Poachers to Protectors | God's World News
Poachers to Protectors
Critter File
Posted: May 01, 2023
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    Carlos Tamayo works for CURMA. He snaps a photo of a turtle returning to the sea after laying eggs. (Reuters/Eloisa Lopez)
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    The Cabagbag  family looks for nests in the sand. (Reuters/Eloisa Lopez)
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    Johnny Manlugay removes eggs from a nest. He will put them in a safe place. (Reuters/Eloisa Lopez)
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    Johnny Manlugay patrols the beach. (Reuters/Eloisa Lopez)
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    A baby olive ridley sea turtle emerges from its nest. It hatched at CURMA’s hatchery. (Reuters/Eloisa Lopez)
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Wooden stick? Check.

Bucket? Check.

Headlamp? Check.

Johnny Manlugay has all he needs to hunt for sea turtle eggs on the beach in La Union, Philippines.

Mr. Manlugay is 55 years old. He knows all about spotting turtle nests. His grandfather taught him how as a boy. Back, then, though, his family was stealing the eggs from turtles to trade or eat. They didn’t know turtle poaching was against the law. Now Mr. Manlugay protects the eggs instead. He says, “I’ve learned to love this work.”

He carefully transfers each egg into his pail, dropping in some sand from the turtle nest too. Later, he’ll take his treasures to a group of people trying to save the turtles.

Five species of sea turtles live in the Philippine archipelago: green, hawksbill, loggerhead, leatherback, and olive ridley. Each kind is endangered. People kill them for eggs, meat, and shells.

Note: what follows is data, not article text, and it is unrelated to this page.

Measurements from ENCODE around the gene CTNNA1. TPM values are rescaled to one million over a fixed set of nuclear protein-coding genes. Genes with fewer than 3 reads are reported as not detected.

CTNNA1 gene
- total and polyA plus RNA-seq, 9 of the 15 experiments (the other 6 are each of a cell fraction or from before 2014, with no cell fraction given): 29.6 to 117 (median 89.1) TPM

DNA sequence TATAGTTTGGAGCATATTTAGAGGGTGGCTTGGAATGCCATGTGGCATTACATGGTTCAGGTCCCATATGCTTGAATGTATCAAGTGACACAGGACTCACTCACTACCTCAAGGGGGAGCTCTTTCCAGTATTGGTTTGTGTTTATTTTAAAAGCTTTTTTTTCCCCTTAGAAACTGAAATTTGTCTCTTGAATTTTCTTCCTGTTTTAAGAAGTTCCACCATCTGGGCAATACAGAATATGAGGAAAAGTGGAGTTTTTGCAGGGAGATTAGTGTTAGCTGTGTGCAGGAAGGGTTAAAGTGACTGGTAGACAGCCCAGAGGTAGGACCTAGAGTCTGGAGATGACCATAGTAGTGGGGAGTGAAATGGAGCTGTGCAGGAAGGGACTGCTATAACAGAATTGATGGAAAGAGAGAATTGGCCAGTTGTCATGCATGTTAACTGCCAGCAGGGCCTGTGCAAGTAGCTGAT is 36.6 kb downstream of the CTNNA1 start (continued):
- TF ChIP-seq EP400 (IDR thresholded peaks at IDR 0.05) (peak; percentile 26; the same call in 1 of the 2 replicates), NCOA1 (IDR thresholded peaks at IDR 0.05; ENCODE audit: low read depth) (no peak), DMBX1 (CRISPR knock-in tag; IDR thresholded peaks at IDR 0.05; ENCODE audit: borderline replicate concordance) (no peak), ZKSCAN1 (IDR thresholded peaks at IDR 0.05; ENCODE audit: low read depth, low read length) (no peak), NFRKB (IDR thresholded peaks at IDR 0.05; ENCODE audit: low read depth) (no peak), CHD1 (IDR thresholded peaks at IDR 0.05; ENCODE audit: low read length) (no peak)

How can people fix this problem? Turn poachers into protectors!

Conservationists have trained poachers to help save thousands of turtles.

“We talked to the poachers. And it turned out poaching was just another means for them to earn a living,” says Carlos Tamayo. He helps lead the group Coastal Underwater Resource Management Actions (CURMA). “They had no choice.”

Sea turtles lay 100 eggs to a nest on average. Around 35 or 40 of these nests appear each year around La Union’s beaches. Volunteers receive 20 pesos ($0.37) for each egg collected. That’s four times what they might earn from selling them. Now that’s a win-win!

Jessie Cabagbag used to work as a poacher too. Now protecting eggs helps him pay for food and electricity. He even made enough to buy a tricycle to carry passengers. This earns him more money. “I am truly proud,” he says.

Let the thief no longer steal, but rather let him labor, doing honest work with his own hands, so that he may have something to share with anyone in need. — Ephesians 4:28

Why? Honest work comes with blessings. We can use these blessings to help others. Dishonest work causes harm.